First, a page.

Hamlet Review (York Press)

“I AM too much i’ the sun,” says David Oakes’s Hamlet, looking out into the bright afternoon sunshine bursting through the open roof above York’s pop-up Shakespeare theatre.

You might think of Hamlet as a play for darkness, a play of ghosts, skeletons and multiple deaths, but Lunchbox Theatrical Productions are replicating the Rose theatre of Shakespeare’s Elizabethan London, when the plays would be performed only by daylight.

This is the second summer of James Cundall’s Shakespeare enterprise, now spreading to Blenheim Palace too, on the back of 80,000 people attending season one in the shadow of Clifford’s Tower over ten warm weeks last years.

Since that launch, Damian Cruden has announced his departure from York Theatre Royal, leaving behind one artistic directorship for another, now in charge of Shakespeare’s Rose Theatre’s 2019 portfolio of eight plays. His farewell to the Theatre Royal comes with the imminent family show Swallows And Amazons, but first comes his Rose production of Hamlet.

Like his Rose debut last summer, Macbeth, he is directing a heavyweight Shakespeare tragedy, one of his strongest suits as a director. What’s more, plenty of his cast return from 2018, at ease with the demands of vocal projection without microphones on the nine-sided theatre, with its three tiers, profusion of wood and scaffolding, and groundlings floor where audience members can lean against the stage apron or sit close to the action,

Cruden’s Macbeth was full of gore, heads on spikes, murk and murder, the most “traditional” of last summer’s quartet. Hamlet is an upgrade, still with Christopher Madin as composer, for percussion, cello and violin/viola, and still with Sara Perks as set and costume designer, still rooted in the Elizabethan period with ruffs, but bolder in its theatre-making.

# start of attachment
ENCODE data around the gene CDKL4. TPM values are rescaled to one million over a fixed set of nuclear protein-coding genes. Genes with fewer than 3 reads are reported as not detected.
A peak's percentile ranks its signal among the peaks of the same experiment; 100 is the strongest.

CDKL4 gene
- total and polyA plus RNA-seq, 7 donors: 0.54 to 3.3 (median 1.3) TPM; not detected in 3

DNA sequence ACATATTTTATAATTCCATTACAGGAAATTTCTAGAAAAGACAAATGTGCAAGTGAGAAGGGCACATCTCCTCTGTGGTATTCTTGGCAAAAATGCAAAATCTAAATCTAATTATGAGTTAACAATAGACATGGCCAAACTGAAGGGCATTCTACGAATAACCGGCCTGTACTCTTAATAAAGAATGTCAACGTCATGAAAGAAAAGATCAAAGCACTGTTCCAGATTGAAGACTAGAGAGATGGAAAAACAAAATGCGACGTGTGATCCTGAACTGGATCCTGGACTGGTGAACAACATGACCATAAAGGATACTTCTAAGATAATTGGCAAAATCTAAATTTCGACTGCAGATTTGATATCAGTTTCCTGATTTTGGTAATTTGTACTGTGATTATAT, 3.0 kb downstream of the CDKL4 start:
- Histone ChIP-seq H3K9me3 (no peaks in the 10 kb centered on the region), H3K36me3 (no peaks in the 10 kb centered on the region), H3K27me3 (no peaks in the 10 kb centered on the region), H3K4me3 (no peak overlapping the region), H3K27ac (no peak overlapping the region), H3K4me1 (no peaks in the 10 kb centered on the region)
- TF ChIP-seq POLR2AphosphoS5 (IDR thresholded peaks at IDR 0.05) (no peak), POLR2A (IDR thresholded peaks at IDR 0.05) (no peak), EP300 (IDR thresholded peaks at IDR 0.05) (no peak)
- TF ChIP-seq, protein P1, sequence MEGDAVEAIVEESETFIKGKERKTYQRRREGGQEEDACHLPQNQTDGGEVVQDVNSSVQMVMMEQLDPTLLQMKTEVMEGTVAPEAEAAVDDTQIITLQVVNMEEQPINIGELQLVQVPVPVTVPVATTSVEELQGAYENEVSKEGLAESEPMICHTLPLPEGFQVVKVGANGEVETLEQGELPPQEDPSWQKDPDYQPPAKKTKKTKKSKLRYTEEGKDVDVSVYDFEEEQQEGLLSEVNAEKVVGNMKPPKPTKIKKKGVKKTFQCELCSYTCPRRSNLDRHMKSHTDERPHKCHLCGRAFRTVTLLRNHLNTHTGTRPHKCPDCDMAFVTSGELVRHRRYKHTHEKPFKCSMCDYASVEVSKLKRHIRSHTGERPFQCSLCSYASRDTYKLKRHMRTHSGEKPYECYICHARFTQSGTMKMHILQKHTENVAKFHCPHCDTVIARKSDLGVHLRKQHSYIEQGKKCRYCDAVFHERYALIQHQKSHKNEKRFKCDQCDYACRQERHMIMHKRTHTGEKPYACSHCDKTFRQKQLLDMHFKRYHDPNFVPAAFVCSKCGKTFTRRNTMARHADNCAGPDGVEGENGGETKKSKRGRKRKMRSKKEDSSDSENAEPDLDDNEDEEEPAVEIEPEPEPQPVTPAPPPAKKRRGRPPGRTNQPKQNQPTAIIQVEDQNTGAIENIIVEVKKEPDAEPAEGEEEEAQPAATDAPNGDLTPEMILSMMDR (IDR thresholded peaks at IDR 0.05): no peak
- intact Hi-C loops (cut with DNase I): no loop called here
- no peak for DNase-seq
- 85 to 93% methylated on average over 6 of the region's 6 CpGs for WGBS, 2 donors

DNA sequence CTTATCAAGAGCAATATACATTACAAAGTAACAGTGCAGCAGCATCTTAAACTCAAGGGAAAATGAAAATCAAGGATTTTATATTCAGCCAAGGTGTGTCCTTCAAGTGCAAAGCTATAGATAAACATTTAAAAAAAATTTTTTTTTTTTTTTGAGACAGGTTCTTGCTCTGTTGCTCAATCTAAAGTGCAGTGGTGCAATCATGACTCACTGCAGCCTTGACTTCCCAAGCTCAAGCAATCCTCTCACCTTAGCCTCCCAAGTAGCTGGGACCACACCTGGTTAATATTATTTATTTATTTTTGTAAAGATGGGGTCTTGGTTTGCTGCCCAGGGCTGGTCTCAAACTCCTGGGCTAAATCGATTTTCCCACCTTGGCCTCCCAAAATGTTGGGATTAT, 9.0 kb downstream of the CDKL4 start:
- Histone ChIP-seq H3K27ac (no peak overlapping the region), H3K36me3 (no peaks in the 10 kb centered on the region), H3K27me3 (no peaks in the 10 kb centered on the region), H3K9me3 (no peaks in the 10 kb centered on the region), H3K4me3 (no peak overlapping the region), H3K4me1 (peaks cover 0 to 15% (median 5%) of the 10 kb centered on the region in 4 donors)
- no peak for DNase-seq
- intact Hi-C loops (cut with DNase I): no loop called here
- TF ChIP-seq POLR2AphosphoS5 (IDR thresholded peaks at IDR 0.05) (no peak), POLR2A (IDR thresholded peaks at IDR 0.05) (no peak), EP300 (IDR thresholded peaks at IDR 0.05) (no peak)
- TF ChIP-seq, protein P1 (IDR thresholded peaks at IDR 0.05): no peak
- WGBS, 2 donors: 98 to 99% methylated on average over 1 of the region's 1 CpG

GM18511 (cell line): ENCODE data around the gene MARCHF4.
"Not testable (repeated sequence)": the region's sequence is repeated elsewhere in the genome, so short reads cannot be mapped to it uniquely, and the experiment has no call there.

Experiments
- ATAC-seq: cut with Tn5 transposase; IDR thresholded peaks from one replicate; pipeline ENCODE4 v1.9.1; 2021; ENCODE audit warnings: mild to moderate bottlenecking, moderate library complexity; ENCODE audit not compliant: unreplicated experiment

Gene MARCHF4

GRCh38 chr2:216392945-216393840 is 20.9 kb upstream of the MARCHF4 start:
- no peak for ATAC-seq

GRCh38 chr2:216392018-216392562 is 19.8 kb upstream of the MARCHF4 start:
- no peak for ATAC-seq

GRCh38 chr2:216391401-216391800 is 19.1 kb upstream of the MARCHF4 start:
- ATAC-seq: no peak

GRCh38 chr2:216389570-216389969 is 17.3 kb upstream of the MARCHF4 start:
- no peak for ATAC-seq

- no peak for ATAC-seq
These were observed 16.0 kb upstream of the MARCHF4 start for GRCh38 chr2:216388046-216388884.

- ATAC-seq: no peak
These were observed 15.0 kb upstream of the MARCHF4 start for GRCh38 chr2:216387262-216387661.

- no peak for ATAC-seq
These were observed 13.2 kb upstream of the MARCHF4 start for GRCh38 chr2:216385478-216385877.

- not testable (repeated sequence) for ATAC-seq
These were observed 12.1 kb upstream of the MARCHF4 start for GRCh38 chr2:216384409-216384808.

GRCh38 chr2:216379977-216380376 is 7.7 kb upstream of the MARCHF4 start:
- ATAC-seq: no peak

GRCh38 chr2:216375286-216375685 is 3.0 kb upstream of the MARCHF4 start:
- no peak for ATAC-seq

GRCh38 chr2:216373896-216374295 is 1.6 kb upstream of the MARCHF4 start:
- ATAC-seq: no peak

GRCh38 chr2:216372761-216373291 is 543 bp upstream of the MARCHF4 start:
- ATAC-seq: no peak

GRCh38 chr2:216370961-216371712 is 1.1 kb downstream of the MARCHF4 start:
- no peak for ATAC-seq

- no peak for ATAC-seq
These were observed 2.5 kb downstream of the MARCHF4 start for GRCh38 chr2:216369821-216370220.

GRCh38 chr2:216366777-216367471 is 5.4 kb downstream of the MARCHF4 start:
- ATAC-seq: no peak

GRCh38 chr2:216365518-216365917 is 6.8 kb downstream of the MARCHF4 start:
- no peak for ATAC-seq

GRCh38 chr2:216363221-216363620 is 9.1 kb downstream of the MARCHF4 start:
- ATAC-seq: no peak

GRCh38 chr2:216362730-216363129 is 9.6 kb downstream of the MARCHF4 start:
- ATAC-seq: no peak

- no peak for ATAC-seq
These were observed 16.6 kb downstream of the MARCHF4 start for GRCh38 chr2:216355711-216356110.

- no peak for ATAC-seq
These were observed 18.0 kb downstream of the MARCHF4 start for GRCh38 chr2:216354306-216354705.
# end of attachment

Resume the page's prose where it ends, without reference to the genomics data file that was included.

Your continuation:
Against the steel and wood, Perks goes for a black, white and grey sartorial colour scheme (save for the Players and the Gravediggers), and the effect is as impactful as Cecil Beaton’s famous Ascot Gavotte scene in My Fair Lady. Except that Beaton’s palette was for one scene: Perks and Cruden sustain it throughout; Oakes’s Hamlet is in perma-black, removing his ruff from his neck almost immediately to signify his outsider/rebel status from the formal, if rotten Danish state.

Despite the black, the “sweet prince’s” disposition has more light and shade in Oakes’s interpretation; playing at madness before the madness consumes him. He is handsome, elegant in movement, golden tongued, sometimes still, yet as likely to surprise as quicksand, witty, bright yet brittle.

In white is Serena Manteghi’s Ophelia, her dress frayed and dirty by her end. Manteghi, once of the University of York, Belt Up Theatre and the Flanagan Collective, latterly so impressive at the Stephen Joseph Theatre, is a superb piece of casting by Cruden. Her movement, expressions, phrasing, interaction, could not be more heartbreaking, and her omnipresence, listening in, stalking the shadows, is a clever innovation,

Gordon Kane’s Polonius does likewise, determined to keep the Danish status quo, but wittier in his philosophising than usual in this interpretation.

Richard Standing’s usurping Claudius, drink permanently in his hand, Rina Mahoney’s Gertrude, Antony Bunsee’s Player King and Clare Corbett’s Horatio continue last summer’s good work, while Fine Time Fontayne excels as both the Ghost of King Hamlet and the First Gravedigger, the marrow to his Porter in Macbeth.

Cruden has Fontayne retain his ghostly white face and black panda eyes throughout, as if to remind you that we are watching players at play. Likewise, the two Gravediggers’ presence at the concluding pile-up of bodies, as if waiting to size up their next clients, is a witty touch. Marcello Cruz’s Laertes is one to watch too.

Hamlet will move you, amuse you, thrill you. To put it in black and white, do see the best Prince show this summer.

Charles Hutchinson


By Charles Hutchinson (York Press)